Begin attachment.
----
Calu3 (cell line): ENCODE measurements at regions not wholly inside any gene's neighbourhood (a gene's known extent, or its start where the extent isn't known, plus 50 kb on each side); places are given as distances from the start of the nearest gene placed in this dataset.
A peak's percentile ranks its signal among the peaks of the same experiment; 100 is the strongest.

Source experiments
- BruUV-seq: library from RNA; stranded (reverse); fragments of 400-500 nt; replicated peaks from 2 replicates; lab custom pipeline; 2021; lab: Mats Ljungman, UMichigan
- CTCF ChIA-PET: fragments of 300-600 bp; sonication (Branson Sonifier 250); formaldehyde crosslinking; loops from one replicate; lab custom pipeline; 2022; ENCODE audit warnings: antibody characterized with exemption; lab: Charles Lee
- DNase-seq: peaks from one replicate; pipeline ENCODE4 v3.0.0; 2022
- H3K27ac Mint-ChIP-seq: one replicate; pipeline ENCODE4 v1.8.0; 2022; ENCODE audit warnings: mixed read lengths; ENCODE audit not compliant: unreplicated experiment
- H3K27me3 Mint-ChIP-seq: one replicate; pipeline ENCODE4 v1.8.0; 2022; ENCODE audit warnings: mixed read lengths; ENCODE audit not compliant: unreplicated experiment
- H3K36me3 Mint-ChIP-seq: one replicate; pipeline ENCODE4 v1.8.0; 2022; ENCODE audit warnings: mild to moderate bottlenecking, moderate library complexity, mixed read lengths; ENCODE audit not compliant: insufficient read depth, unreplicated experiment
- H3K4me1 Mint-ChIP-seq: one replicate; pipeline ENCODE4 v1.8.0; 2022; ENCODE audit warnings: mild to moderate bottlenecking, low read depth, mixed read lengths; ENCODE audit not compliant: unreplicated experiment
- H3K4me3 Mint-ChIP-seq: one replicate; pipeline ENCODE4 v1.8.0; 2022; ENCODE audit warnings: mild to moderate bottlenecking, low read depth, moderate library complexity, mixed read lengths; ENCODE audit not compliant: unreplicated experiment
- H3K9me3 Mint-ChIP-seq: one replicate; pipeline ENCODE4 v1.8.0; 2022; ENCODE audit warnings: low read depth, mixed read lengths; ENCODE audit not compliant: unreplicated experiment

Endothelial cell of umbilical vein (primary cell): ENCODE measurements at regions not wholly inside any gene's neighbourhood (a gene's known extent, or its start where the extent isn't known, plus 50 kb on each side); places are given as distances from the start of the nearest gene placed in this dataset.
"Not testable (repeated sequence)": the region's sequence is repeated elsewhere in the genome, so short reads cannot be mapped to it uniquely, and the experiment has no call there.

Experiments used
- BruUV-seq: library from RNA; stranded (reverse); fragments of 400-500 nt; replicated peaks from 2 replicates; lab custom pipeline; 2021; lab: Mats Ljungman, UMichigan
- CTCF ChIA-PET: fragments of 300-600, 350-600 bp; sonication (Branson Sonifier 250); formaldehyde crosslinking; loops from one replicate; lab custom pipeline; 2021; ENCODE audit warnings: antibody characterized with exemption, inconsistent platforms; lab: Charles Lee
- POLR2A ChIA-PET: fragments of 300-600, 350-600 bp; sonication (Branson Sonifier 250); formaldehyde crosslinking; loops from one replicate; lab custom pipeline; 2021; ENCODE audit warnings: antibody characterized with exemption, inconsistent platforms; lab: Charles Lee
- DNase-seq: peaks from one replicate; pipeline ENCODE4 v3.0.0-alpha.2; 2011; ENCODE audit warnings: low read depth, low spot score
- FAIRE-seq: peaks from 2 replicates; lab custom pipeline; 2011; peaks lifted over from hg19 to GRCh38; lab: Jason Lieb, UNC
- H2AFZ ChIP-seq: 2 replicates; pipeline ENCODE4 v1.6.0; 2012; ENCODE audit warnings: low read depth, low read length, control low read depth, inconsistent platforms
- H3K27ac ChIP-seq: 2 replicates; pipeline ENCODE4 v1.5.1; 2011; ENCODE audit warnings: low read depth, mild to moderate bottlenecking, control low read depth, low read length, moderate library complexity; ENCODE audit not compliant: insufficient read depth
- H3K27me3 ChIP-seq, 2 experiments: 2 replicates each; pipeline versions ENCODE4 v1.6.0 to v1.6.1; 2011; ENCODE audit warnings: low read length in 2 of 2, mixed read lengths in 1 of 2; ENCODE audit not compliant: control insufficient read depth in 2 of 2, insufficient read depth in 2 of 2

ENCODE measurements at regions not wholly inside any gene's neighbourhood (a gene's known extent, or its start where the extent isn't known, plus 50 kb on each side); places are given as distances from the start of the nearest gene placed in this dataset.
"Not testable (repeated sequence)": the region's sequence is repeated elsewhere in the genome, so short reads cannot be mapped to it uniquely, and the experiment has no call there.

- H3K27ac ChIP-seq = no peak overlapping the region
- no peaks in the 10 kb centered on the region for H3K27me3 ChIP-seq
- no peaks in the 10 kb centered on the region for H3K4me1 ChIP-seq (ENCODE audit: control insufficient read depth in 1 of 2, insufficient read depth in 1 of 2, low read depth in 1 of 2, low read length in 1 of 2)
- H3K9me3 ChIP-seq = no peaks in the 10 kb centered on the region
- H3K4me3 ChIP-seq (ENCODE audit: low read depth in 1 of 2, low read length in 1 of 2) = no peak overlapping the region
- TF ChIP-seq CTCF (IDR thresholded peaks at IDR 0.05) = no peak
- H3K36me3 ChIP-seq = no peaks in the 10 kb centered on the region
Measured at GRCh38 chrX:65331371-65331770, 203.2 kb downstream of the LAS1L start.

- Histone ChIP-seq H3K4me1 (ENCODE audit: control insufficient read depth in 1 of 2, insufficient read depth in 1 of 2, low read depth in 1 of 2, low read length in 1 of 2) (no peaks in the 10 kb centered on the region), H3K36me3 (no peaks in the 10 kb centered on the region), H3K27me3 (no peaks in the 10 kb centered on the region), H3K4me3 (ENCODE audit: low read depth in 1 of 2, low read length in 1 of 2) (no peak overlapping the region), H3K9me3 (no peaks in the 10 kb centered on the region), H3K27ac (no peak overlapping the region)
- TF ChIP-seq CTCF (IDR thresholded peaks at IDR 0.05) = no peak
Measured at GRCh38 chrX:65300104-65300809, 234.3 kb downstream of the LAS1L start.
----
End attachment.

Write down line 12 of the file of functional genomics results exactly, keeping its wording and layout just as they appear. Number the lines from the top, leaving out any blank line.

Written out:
- H3K9me3 Mint-ChIP-seq: one replicate; pipeline ENCODE4 v1.8.0; 2022; ENCODE audit warnings: low read depth, mixed read lengths; ENCODE audit not compliant: unreplicated experiment